Introduction on Conjunctive Adverbs
Conjunctive adverbs modify the action or state of an adjective or noun. They are often used to indicate when, where, how, or why something is true.
Definition of Conjunctive Adverbs
Conjunctive adverbs are words that connect two or more clauses. For example, the sentence “I love you and my dog” has two clauses: I love you and my dog. The conjunctive adverb then connects these two clauses with a conjunction (and). A coordinating conjunction is a word like however, thus, therefore, nevertheless, still, then and thus that joins clauses when they are parallel in structure (i.e., the same amount of time passes between each clause).
List of Conjunctive Adverbs
There are many conjunctive adverbs, including:
Ways to Use Conjunctive Adverbs in a Sentence
- Use to connect two independent clauses:
- Use with a noun or pronoun referring to an action, state of being, or condition:
- Use with the verb “to be”:
Examples of Conjunctive Adverbs
- On the other hand, however, nevertheless and so are conjunctive adverbs that modify the verbs they follow.
- But on the other hand, whereas and although are also used to add information to a sentence.
- However and moreover make stronger statements than while; they’re more emphatic than but and less emphatic than nevertheless. They can be used alone as well as in conjunction with some other word or phrase (hence: “Therefore”).
Conjunctive Adverbs vs Transitional Phrases
When you’re looking at conjunctive adverbs and transitional phrases, it’s easy to think that one is an exception to the other. But this isn’t always true. Conjunctive adverbs can be used in different ways, depending on their subject matter.
Transitional phrases are used to connect two sentences, which means that they’d normally appear before or after a sentence rather than within it (like a clause). For example: “This is my cat.” This sentence contains a clause (“this” is the subject), but there isn’t anything connecting it with another clause or sentence yet; therefore, we call this kind of connection “transitional.” A sentence like “This is my cat,” however—which contains no clauses at all—is called an independent clause because there isn’t anything connecting two parts of what would otherwise be considered one logical thought structure together (i.e., if I wanted to say something like “I am going shopping today”). In these situations where we want our thoughts/sentences connected more closely than usual because they’re part of some bigger idea being discussed/imagined/etc., then we use conjunctions such as “and” or even just having both ideas together in one word: “They went shopping yesterday but they didn’t buy anything because they were too tired from walking around all day long.”
Conjunctive Adverbs Are Useful in Writing to Create Smooth Transitions Between Ideas
Conjunctive adverbs are useful in writing to create smooth transitions between ideas. They often connect two clauses and sentences, but can also be used for other purposes such as to add emphasis or make a point.
Conjunctive adverbs like “very”, “rather” and “also” modify the verb within their clause by adding information about how they relate to something else in the sentence. For example:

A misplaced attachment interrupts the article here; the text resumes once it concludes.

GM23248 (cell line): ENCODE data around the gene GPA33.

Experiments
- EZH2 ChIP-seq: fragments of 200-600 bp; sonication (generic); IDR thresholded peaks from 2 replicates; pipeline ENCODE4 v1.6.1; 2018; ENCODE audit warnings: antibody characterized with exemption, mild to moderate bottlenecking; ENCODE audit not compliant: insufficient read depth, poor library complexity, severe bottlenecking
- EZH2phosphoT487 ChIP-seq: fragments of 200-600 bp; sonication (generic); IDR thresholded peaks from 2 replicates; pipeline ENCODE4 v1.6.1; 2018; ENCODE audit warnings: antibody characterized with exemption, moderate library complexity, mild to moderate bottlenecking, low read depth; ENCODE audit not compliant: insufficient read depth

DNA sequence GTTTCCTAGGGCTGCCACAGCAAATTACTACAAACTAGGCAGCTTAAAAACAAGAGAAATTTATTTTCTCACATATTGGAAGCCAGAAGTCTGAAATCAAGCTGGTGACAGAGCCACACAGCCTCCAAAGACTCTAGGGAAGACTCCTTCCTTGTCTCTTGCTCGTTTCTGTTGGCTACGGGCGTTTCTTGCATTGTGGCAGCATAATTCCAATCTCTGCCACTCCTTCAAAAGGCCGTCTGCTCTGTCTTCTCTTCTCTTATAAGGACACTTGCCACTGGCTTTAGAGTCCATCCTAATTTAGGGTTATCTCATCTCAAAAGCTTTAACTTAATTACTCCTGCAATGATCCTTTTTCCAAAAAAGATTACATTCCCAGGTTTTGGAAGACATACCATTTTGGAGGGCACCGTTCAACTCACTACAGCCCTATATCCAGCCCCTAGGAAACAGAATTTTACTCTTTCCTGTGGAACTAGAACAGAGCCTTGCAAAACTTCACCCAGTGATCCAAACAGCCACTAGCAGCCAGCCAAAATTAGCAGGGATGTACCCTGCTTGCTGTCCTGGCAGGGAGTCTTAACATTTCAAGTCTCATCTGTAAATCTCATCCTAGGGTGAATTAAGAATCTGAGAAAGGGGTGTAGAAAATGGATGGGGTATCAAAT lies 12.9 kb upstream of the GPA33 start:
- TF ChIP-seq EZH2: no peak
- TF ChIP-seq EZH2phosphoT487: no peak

- I would rather go out than stay here all day doing nothing at home.
- We did not sleep well last night because we were very excited about going on holiday this weekend; moreover, I think it’s going to rain tomorrow so maybe we should stay somewhere else until Sunday instead?
Also Read:- Opposite Words in English
Frequently Asked Questions on Conjunctive Adverbs
Question: What is a conjunctive adverbs?
A conjunctive adverb is a word that modifies a verb or adjective. An example would be “He ran fast”. In this sentence, the word “fast” is modifying the verb “ran”. Another example would be “She was happy”. In this case, the word “happy” is modifying the adjective “she”. A conjunctive adverb can be placed at the beginning, middle, or end of a sentence.
Question: How do I know if my sentence contains a conjunctive adverbat?
There are two ways to tell if a sentence contains a conjunitive adverb. First, look for words that begin with “to” followed by a noun or pronoun. If you find any of these words, then the sentence probably contains a conjunctive. Second, look for words that end with “ly”. If you find any words ending with “ly’, then the sentence probably has a conjunctive.
Question: Why does a sentence containing a conjunctive adword sound awkward?
When a sentence contains a conjunctival adverb, it sounds awkward because it makes the sentence seem incomplete. For example, “I am going to run” sounds incomplete because we don’t know what else he is going to do. However, “I am running” doesn’t sound incomplete because we already know what he is doing.
Question: Can I use a conjunctive adwords in place of a prepositional phrase?
Yes! You can use a conjunctive in place of a preposition. For example, instead of saying “The man went home”, you could say “The man went to his house”.
Question: Is there anything wrong with using a conjunctive adverbs?
No! There is nothing wrong with using a conjunctival adverbs. Just make sure they fit the context of the sentence.